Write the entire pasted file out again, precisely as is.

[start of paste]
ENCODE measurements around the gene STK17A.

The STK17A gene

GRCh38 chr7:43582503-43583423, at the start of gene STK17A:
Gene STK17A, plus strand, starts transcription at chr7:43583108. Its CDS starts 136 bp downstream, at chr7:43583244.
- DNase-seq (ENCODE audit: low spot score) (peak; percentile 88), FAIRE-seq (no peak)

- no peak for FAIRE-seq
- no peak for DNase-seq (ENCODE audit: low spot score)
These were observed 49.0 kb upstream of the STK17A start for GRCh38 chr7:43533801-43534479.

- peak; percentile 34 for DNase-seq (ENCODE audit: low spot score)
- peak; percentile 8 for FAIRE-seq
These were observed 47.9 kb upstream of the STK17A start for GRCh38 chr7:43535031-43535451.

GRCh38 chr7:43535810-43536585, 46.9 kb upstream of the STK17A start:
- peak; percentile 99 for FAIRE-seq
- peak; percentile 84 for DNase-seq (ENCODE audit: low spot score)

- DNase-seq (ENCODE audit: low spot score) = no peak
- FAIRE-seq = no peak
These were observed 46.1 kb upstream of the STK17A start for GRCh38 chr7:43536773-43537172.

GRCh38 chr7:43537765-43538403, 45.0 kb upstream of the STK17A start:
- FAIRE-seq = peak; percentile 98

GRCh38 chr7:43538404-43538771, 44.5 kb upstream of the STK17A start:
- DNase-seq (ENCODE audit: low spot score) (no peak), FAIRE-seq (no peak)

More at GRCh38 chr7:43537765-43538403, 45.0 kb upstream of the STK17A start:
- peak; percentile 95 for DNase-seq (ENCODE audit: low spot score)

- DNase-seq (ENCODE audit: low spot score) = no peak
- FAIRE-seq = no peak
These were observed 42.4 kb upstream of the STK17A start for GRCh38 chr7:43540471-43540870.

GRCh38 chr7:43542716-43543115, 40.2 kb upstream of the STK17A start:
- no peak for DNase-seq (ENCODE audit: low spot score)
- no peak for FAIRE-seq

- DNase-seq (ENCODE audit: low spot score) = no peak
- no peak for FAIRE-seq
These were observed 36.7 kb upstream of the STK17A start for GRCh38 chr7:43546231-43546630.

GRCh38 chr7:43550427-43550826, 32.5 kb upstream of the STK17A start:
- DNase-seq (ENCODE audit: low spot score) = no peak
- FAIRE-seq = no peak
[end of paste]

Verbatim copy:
ENCODE measurements around the gene STK17A.

The STK17A gene

GRCh38 chr7:43582503-43583423, at the start of gene STK17A:
Gene STK17A, plus strand, starts transcription at chr7:43583108. Its CDS starts 136 bp downstream, at chr7:43583244.
- DNase-seq (ENCODE audit: low spot score) (peak; percentile 88), FAIRE-seq (no peak)

- no peak for FAIRE-seq
- no peak for DNase-seq (ENCODE audit: low spot score)
These were observed 49.0 kb upstream of the STK17A start for GRCh38 chr7:43533801-43534479.

- peak; percentile 34 for DNase-seq (ENCODE audit: low spot score)
- peak; percentile 8 for FAIRE-seq
These were observed 47.9 kb upstream of the STK17A start for GRCh38 chr7:43535031-43535451.

GRCh38 chr7:43535810-43536585, 46.9 kb upstream of the STK17A start:
- peak; percentile 99 for FAIRE-seq
- peak; percentile 84 for DNase-seq (ENCODE audit: low spot score)

- DNase-seq (ENCODE audit: low spot score) = no peak
- FAIRE-seq = no peak
These were observed 46.1 kb upstream of the STK17A start for GRCh38 chr7:43536773-43537172.

GRCh38 chr7:43537765-43538403, 45.0 kb upstream of the STK17A start:
- FAIRE-seq = peak; percentile 98

GRCh38 chr7:43538404-43538771, 44.5 kb upstream of the STK17A start:
- DNase-seq (ENCODE audit: low spot score) (no peak), FAIRE-seq (no peak)

More at GRCh38 chr7:43537765-43538403, 45.0 kb upstream of the STK17A start:
- peak; percentile 95 for DNase-seq (ENCODE audit: low spot score)

- DNase-seq (ENCODE audit: low spot score) = no peak
- FAIRE-seq = no peak
These were observed 42.4 kb upstream of the STK17A start for GRCh38 chr7:43540471-43540870.

GRCh38 chr7:43542716-43543115, 40.2 kb upstream of the STK17A start:
- no peak for DNase-seq (ENCODE audit: low spot score)
- no peak for FAIRE-seq

- DNase-seq (ENCODE audit: low spot score) = no peak
- no peak for FAIRE-seq
These were observed 36.7 kb upstream of the STK17A start for GRCh38 chr7:43546231-43546630.

GRCh38 chr7:43550427-43550826, 32.5 kb upstream of the STK17A start:
- DNase-seq (ENCODE audit: low spot score) = no peak
- FAIRE-seq = no peak